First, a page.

Despite the disadvantages like alleged inferior quality and poor after-sales service, Indian buyers have subscribed to Chinese equipment right from tiny components to boilers and turbine-generators for power plants. It is officially estimated that the share of China in India’s total imports of electrical equipment has risen to 38.9 per cent in FY14 from around 15.3 per cent in FY06. In value terms, imports of electrical equipment from China amounted to $3.8 billion in FY14, growing annually at a phenomenal 34 per cent over the past eight years. This onslaught from China should also be seen in conjunction with the fact that total import of electrical equipment (from all destinations) accounted for a significant 35 per cent of the domestic market. This has led to significant under-utilization of domestic manufacturing capacity.
By 2020, we expect that there would be significant control on the import of Chinese equipment into India. This would take place partly through policy measures and partly through choice. As far as government projects go, there would be wider application of the “domestic manufacturing facility” clause that would preempt Chinese suppliers from participating. This would also be in keeping with the Prime Minister’s “Make in India” campaign.
What is also a distinct possibility is a respectable number of Chinese companies setting up manufacturing plants in India so as to comply with the tendering norms of government entities. Already a major Chinese transformer manufacturer TBEA has set up a large manufacturing base in Gujarat and there are reports of another entity in the same line of business, BTW, toeing the line.
Supercritical power equipment
In line with government expectations, we expect that by 2020, all the upcoming coal-fired power generation capacity will use supercritical technology. Bharat Heavy Electricals is expected to be a key supplier along with a host of joint ventures that are currently in their early days. Joint ventures like BGR-Hitachi, L&T-Mitsubishi, Toshiba-JSW, Alstom-Bharat Forge are expected to have established a track record with their early orders—currently underway—fulfilled. The government sector—both Central and state—are expected to continue keeping Chinese equipment out of the purview through the “local manufacturing requirement” clause. Large private sector power generators like Reliance Power and Adani Power would be likely buyers of Chinese power equipment. At this juncture, it is worth observing that the Union power ministry’s ultra mega power plant series (a huge market for supercritical power equipment) could need a serious rethink as this major programme is not finding takers despite the recent changes in norms favouring bidders. As a possibility—however bleak at the moment—one could very well see large Chinese supercritical equipment suppliers like Dongfang, SEPCO-III or Harbin, seriously contemplating setting up manufacturing base in India. As discussed earlier in this story, one transformer manufacturer from China has already established manufacturing facilities in India.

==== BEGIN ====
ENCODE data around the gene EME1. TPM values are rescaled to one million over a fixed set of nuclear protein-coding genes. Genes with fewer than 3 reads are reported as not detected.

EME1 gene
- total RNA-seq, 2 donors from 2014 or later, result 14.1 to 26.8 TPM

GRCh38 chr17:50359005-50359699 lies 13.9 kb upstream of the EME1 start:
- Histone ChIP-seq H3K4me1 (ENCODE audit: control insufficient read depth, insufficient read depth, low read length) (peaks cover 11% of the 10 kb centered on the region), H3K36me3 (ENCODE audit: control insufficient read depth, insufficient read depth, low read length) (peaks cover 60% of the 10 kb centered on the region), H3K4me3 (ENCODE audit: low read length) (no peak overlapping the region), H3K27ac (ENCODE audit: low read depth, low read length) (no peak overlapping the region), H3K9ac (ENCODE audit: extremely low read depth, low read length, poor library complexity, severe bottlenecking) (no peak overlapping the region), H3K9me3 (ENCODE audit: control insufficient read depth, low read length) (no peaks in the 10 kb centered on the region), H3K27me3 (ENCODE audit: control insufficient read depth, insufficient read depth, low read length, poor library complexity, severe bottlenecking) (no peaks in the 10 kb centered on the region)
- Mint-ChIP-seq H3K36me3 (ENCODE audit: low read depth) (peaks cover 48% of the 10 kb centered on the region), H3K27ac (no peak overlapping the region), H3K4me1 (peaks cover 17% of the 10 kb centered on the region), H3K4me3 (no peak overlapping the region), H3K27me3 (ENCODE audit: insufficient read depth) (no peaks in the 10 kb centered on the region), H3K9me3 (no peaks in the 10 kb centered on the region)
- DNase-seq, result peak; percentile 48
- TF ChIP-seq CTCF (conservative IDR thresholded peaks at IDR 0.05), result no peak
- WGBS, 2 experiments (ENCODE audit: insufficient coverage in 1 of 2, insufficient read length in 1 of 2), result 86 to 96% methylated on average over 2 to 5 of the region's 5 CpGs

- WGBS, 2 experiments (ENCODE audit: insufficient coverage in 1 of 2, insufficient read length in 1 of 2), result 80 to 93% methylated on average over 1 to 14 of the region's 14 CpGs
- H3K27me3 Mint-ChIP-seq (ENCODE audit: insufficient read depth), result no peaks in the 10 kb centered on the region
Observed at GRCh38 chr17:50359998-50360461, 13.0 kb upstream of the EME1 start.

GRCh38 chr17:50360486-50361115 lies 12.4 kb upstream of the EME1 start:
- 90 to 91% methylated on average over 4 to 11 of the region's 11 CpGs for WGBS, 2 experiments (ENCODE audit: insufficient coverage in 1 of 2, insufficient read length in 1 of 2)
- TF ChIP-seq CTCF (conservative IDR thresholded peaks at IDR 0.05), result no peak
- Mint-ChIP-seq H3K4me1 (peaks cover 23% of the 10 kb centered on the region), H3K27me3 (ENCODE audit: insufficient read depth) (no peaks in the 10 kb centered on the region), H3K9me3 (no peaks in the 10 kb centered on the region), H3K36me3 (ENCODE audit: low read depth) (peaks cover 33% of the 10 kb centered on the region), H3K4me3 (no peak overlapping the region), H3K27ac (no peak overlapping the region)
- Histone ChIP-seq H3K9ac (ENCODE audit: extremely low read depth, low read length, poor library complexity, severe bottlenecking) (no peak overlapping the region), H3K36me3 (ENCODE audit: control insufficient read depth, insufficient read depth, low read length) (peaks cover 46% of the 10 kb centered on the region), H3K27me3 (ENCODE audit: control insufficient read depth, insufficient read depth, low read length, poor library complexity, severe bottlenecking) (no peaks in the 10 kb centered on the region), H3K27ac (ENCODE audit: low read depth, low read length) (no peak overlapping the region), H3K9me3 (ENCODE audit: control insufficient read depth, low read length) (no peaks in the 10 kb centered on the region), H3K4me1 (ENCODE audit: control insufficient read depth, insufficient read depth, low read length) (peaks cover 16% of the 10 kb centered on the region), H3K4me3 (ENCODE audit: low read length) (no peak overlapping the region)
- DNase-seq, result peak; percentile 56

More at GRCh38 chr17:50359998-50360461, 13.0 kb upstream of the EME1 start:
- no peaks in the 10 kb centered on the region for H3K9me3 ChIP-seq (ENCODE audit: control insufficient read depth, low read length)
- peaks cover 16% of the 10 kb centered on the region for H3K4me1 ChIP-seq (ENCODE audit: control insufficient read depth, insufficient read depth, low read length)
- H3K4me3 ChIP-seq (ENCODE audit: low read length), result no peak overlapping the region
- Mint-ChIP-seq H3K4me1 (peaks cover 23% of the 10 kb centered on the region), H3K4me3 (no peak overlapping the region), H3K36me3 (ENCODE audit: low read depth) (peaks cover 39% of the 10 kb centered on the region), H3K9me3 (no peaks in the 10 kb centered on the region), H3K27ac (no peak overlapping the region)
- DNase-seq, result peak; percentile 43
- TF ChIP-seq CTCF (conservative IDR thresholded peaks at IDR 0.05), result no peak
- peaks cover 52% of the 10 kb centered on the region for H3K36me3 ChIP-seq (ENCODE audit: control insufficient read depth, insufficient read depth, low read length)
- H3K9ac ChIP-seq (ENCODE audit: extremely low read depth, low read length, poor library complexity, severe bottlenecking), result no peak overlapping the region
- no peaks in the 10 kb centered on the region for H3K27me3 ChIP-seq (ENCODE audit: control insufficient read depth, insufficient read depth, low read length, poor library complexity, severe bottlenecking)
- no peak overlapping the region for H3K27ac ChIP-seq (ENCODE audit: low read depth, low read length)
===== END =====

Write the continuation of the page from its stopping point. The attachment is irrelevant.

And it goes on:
There has been a noticeable trend of multinationals in the electrical equipment industry acquiring a footprint in India, using the organic or inorganic route. We expect this trend to continue. Over the past few years, large homegrown companies like Anchor Electricals, Numeric Power, Vijai Electricals and Luminous Power Technologies have been acquired by Panasonic, Legrand, Toshiba and Schneider Electric, respectively. We believe that when traditional companies grow rapidly, they need special managerial skills to consolidate their presence in the local market and to expand their footprint overseas. This is precisely where multinationals come into the picture.
Multinationals would also be interested in tapping business opportunities specialized and upcoming areas like EHV cables, high-efficiency conductors, high voltage transformers, etc. Multinationals would prefer to set up joint ventures with Indian partners or acquiring equity stake in existing Indian companies, as opposed to launching a wholly-owned subsidiary in India. This is because local companies have a deeper understanding of the rather intriguing Indian market. Multinationals, on the other hand, have superior technology. A partnership therefore would complementary advantage.